Occasionally, in mid-summer, walleyes will set up housekeeping along vast stretches of deep shoreline edges that break to very deep water. I ran into this scenario a few years back on North Dakota’s Lake Sakakawea while pre-fishing for a national tournament. I ended up winning that contest by fishing walleyes that were relating to deep main-lake flats, which no one else believed were catchable.
To target these fish, you’ll want to fish along the outside edges of deep water flats where the depths run (for example) from about the 30 ft range, then break sharply to as deep as 100 feet. The fish will usually be scattered along the edges of these large, deep flats so you’ll want to troll crankbaits to cover lots of water and get your baits in front of as many fish as possible.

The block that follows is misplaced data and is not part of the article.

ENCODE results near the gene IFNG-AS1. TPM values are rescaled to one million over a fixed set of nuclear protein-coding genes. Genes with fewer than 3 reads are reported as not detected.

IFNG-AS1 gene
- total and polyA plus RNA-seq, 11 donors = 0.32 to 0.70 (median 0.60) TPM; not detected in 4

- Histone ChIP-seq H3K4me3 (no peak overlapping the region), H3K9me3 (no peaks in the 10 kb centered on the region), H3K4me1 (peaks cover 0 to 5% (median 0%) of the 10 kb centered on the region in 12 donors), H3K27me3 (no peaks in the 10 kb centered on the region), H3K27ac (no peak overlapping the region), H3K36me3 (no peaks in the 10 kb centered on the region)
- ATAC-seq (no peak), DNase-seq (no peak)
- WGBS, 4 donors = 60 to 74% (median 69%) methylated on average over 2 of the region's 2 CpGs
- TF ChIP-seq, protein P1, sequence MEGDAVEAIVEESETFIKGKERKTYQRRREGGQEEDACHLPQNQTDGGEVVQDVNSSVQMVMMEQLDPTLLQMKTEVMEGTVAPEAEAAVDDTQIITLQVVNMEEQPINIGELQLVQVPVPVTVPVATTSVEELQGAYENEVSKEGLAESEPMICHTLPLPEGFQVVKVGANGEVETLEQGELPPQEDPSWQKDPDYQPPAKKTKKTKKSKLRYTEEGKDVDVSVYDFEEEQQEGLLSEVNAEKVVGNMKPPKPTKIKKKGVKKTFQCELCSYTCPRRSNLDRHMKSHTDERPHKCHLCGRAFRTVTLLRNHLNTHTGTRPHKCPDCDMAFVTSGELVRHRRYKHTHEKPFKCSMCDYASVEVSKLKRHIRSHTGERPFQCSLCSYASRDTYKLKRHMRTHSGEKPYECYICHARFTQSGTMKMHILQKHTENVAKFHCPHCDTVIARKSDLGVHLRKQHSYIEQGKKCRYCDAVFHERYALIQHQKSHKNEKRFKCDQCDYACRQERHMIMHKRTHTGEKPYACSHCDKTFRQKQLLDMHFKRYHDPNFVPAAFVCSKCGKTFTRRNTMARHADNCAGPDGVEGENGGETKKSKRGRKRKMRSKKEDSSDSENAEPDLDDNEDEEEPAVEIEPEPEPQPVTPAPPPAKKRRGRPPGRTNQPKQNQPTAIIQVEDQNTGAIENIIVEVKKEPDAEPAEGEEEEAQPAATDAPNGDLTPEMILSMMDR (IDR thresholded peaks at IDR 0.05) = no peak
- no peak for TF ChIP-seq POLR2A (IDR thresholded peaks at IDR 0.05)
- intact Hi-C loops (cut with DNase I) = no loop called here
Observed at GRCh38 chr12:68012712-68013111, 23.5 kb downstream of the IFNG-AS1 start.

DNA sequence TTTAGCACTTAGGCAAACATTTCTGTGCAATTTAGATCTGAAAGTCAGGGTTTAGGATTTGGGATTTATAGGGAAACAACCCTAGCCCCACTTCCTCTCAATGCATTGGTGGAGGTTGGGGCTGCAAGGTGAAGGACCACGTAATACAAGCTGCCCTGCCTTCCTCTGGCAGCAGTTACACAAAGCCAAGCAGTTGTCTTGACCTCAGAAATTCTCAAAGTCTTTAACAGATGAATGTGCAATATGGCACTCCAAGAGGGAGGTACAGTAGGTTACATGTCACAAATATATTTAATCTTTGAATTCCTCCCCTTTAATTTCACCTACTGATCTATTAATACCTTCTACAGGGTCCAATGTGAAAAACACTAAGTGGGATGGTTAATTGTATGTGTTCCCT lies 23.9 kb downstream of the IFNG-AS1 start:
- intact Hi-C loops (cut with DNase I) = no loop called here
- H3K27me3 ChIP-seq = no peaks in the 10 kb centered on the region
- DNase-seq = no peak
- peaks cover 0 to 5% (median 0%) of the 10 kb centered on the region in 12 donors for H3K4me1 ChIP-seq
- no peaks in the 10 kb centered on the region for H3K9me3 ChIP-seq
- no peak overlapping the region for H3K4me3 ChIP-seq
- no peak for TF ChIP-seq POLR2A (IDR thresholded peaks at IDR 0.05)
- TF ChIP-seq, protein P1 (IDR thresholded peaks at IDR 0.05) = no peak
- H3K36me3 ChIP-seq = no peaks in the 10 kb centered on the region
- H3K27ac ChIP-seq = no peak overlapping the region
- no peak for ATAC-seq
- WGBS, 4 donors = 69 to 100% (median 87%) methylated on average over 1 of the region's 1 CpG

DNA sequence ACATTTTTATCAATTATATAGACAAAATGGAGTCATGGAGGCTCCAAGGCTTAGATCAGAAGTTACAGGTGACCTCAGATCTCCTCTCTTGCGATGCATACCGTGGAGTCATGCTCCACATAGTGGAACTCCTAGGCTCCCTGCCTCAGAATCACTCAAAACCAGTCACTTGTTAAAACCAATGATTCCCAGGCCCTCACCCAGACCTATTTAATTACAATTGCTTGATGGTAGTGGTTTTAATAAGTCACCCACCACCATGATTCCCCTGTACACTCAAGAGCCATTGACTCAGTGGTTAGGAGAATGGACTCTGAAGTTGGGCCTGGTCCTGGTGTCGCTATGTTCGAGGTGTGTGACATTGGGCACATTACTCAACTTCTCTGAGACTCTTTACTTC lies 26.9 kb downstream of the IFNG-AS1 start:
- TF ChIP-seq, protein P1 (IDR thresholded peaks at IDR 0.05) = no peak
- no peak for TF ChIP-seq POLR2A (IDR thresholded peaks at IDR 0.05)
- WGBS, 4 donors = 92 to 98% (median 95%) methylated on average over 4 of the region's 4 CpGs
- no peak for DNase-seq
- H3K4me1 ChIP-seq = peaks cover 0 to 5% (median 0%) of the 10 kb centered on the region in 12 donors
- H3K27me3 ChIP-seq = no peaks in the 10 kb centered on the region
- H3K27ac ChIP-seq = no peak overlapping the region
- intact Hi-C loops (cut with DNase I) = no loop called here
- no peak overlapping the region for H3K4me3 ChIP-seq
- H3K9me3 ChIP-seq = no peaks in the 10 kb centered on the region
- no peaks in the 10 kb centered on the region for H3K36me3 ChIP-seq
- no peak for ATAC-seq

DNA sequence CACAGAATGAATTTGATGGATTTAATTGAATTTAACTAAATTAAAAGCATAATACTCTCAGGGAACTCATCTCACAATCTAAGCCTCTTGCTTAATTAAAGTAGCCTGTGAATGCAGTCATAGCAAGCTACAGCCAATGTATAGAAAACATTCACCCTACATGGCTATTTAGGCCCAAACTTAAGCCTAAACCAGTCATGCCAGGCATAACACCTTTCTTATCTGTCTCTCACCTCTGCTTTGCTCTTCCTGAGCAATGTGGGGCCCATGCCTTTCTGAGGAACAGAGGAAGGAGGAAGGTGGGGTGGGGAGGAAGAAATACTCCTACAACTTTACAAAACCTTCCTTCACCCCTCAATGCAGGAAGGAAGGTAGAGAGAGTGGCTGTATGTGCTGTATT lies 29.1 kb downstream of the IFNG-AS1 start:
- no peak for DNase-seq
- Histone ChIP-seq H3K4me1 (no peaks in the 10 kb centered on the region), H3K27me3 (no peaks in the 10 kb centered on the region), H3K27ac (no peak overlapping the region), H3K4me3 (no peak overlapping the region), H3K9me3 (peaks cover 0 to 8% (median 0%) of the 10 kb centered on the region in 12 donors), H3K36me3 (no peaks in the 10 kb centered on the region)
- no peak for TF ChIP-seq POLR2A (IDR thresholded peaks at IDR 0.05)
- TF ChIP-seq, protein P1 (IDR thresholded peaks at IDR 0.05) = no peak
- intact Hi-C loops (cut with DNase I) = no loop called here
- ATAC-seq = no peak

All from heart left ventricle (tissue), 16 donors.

Concentrate on looking for suspended walleyes relating to the sharp breakline.
You won’t actually be fishing the structure itself, but rather the open water immediately adjacent to the flat’s edges. This is what we often refer to as "The Fringe" where walleyes pull off the structure at about the same depth as the edge, and feed on schools of bait relating to the structure. It takes practice locating these types of scenarios, but it’s very common in large reservoirs throughout walleye country.
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Written by Keith Kavajecz